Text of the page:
In the recording studio, the producer helps guide the artist toward getting the most from their material. The engineer is responsible for making sure the microphones are properly placed, sound levels are perfected, and all the mechanical elements of the recording process are all functioning.

    Writing is very similar. A good editor is your “producer” and a good copy editor is your “engineer.”

    A great copy editor will not only catch punctuation and spelling glitches, but can also be invaluable in pointing out those irritating little situations where we might have used a particular word a bit too often, or started a short scene in broad daylight and somehow ended it at night. We all know how distracting it can be to trip over those sorts of errors when we’re reading someone else’s work.

    So, for me, I appreciate the work of a good copy editor as much for helping to catch the grammatical issues as for their comments with respect (to borrow an expression from the film industry) to “continuity” matters. And truly great editors and copy editors must do so without intruding in any way upon the author’s voice or the story’s tone. If they do — time to find a new one.

  2. I most value a copyeditor’s ability to understand the tone of the book and allow the grammar and style to match it. In my novel, Idyll Threats, my protagonist, Thomas, rarely speaks in complete sentences. My copyeditor, Jade, never corrected that. She noted that although spelling out the “and” in Smith and Wesson might be more correct, it looked and felt weird. So we kept it Smith & Wesson. She also kept the ten codes that cop speak, such as “10-4,” as numbers, because to spell them out would look strange. Jade created a style sheet for me that tracked these “unique features” so that in sequels we can just check the sheet for our rules. I also value a copy editor’s ability to pay attention to both high level and minute details, everything from the story’s timing to whether a “said” should be an “asked.” Copy editors make writers’ stories better, and I’m so grateful for mine!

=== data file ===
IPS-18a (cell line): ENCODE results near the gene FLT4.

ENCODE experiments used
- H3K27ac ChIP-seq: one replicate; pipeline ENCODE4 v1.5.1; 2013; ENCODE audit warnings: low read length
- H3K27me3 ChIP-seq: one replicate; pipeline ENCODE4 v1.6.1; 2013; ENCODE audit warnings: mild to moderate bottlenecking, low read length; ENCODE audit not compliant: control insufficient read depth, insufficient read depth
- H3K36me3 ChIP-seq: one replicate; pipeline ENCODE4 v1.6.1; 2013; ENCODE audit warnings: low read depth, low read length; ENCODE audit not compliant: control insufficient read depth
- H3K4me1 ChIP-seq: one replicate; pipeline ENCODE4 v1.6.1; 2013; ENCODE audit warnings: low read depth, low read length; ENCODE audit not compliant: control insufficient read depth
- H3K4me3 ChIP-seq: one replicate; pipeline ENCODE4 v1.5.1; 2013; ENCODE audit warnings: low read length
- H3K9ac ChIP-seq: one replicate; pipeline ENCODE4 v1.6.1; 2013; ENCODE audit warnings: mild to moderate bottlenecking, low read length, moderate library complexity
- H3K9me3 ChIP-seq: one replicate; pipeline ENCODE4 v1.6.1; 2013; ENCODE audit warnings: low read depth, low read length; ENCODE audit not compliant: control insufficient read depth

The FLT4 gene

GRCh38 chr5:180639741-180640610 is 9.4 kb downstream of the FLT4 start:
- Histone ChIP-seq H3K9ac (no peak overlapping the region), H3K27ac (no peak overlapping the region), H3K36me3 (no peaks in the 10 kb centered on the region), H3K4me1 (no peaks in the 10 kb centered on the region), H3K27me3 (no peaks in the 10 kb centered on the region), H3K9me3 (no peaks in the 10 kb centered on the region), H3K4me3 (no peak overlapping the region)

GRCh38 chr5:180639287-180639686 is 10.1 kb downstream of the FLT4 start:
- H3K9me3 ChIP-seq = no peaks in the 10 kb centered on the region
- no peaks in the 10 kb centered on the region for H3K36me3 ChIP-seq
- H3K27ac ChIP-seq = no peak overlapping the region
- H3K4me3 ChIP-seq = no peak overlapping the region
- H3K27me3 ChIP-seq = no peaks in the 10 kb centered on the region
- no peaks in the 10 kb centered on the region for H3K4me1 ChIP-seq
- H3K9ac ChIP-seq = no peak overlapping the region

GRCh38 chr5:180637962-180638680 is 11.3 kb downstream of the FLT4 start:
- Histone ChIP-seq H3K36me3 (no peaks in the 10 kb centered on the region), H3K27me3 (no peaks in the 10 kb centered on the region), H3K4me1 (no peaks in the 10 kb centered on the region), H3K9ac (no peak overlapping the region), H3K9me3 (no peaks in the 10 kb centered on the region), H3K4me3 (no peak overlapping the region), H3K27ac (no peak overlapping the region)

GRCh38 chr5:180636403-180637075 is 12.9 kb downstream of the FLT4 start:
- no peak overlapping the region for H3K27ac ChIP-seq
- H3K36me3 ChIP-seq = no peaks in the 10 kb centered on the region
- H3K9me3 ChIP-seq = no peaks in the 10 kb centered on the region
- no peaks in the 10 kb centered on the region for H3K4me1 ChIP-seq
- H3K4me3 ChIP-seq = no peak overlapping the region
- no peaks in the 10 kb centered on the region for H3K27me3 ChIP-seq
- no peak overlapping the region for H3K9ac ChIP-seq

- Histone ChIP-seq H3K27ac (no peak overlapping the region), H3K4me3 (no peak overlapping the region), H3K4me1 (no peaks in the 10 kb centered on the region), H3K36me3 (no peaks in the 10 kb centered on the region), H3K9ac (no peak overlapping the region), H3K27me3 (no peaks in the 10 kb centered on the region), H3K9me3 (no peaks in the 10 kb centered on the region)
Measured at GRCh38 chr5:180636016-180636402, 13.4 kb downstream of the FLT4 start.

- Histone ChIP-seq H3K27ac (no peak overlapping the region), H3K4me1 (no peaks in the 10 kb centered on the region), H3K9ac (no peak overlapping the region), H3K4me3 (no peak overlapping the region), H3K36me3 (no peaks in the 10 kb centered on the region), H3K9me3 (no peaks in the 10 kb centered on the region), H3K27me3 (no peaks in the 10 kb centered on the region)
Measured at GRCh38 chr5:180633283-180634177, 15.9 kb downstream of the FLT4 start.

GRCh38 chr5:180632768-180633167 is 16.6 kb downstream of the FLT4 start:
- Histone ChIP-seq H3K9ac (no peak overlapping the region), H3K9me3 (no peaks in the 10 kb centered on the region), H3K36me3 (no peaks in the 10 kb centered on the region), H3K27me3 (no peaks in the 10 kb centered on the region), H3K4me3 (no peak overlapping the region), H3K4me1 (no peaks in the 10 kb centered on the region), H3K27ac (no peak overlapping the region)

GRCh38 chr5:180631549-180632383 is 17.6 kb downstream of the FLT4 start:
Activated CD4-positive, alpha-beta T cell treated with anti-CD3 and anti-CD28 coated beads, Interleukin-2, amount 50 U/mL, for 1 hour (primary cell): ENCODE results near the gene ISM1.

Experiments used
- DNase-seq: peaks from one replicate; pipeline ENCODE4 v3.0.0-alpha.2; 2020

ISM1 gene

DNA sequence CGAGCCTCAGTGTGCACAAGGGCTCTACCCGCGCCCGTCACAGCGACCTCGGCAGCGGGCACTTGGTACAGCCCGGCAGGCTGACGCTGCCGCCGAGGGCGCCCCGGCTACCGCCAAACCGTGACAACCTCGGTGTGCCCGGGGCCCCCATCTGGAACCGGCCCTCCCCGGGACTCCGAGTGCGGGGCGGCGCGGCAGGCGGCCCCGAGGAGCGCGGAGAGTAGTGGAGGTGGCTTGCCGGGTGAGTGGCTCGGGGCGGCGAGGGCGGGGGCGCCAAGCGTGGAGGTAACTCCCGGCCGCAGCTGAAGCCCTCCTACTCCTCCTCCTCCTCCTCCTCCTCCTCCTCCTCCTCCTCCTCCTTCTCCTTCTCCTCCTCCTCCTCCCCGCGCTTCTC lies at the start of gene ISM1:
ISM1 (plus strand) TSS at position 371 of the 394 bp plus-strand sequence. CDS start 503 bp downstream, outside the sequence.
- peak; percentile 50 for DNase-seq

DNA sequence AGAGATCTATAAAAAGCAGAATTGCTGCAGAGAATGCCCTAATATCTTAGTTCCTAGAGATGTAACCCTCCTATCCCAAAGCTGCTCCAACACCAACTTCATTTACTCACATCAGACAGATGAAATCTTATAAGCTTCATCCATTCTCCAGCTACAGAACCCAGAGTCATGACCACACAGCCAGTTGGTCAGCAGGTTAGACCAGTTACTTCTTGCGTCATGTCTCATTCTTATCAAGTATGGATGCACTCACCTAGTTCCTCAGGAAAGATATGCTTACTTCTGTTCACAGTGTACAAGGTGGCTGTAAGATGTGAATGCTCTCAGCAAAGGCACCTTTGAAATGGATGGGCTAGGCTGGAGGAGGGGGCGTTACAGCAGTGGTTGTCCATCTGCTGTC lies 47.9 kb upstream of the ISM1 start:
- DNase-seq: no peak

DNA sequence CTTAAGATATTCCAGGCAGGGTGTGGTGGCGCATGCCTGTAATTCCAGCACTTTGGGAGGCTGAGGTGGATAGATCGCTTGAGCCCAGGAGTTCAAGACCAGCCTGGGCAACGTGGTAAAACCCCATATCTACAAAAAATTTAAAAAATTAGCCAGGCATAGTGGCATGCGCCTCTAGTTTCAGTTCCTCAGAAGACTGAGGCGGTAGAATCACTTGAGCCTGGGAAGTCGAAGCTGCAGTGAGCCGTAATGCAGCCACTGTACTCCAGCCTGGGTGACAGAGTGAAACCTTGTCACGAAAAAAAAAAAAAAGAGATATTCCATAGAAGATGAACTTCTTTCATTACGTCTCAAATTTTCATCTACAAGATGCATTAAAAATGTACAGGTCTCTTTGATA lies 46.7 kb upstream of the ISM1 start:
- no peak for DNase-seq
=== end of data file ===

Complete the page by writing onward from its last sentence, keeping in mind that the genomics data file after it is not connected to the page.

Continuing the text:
3. Good morning…

    Well, since the question appears to differentiate between editor and copy editor, I’ll segregate my answer. As far as editing, I rely on the editor to make sure things “work.” In one of my books, the editor suggested a change to the final scene. The very same “thing” happened, but cast with more sympathetic characters/setting, I think it worked far better than my original. As far as copy editors, I rely on their fresh and sharp eyes to catch that last inconsistency that slipped by, and also to create a harmonic style (without changing my voice). I mix up “blond” and “blonde” all the time, but I’m getting better! I’ve been very fortunate at DarkFuse–they edit me well, but they don’t change my voice. They’ve been great to work with!

  4. Honesty. I want someone to say, “I really didn’t relate to your heroine.” Now, it doesn’t mean I’m going to change her entire character arc, but it may mean I need to rethink how she relates to the rest of the cast.

    Currently, I’m working with my traditional publishing team and a self pub editor. I love the style guides from the traditional house, it saves me so much time looking up full names. 🙂

    This wasn’t part of the question, but I have to admit, I was shocked at how many people have their hands on and in your story before it’s done. I’m a “I’ll do it myself” kind of girl, so learning a more collaborative style of working with an editor has been a big curve for me. But a great one. I’m a better writer today because of my editors.